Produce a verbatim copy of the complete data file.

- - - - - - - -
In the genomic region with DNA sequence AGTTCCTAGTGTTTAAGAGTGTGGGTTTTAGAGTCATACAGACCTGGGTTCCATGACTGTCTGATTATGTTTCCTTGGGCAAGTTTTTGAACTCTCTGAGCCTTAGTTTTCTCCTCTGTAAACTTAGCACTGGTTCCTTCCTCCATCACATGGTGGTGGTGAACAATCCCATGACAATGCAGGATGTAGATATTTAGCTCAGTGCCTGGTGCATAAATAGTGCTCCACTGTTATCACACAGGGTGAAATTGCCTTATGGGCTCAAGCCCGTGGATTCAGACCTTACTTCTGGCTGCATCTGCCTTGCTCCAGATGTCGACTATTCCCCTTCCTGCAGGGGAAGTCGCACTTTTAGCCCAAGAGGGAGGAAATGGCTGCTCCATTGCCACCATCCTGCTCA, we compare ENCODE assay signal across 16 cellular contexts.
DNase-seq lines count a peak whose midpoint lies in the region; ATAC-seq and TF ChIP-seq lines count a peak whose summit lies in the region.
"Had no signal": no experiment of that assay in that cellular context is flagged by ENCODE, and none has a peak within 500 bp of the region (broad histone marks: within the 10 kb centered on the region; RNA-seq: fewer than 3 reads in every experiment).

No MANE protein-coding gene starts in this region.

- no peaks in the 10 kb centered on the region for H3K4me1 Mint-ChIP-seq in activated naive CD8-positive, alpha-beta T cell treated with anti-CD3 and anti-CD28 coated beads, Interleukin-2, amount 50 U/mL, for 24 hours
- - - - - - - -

In the genomic region with DNA sequence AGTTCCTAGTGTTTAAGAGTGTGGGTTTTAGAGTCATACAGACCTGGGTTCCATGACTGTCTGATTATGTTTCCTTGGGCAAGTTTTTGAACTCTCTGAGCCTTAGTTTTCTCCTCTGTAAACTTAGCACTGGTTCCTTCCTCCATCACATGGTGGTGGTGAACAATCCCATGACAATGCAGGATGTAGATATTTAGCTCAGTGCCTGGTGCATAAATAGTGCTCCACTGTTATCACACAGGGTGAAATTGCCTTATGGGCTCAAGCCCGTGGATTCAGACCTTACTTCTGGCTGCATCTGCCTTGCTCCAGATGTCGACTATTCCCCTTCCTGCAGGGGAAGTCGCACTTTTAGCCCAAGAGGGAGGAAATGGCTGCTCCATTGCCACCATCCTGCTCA, we compare ENCODE assay signal across 16 cellular contexts.
DNase-seq lines count a peak whose midpoint lies in the region; ATAC-seq and TF ChIP-seq lines count a peak whose summit lies in the region.
"Had no signal": no experiment of that assay in that cellular context is flagged by ENCODE, and none has a peak within 500 bp of the region (broad histone marks: within the 10 kb centered on the region; RNA-seq: fewer than 3 reads in every experiment).

No MANE protein-coding gene starts in this region.

- no peaks in the 10 kb centered on the region for H3K4me1 Mint-ChIP-seq in activated naive CD8-positive, alpha-beta T cell treated with anti-CD3 and anti-CD28 coated beads, Interleukin-2, amount 50 U/mL, for 24 hours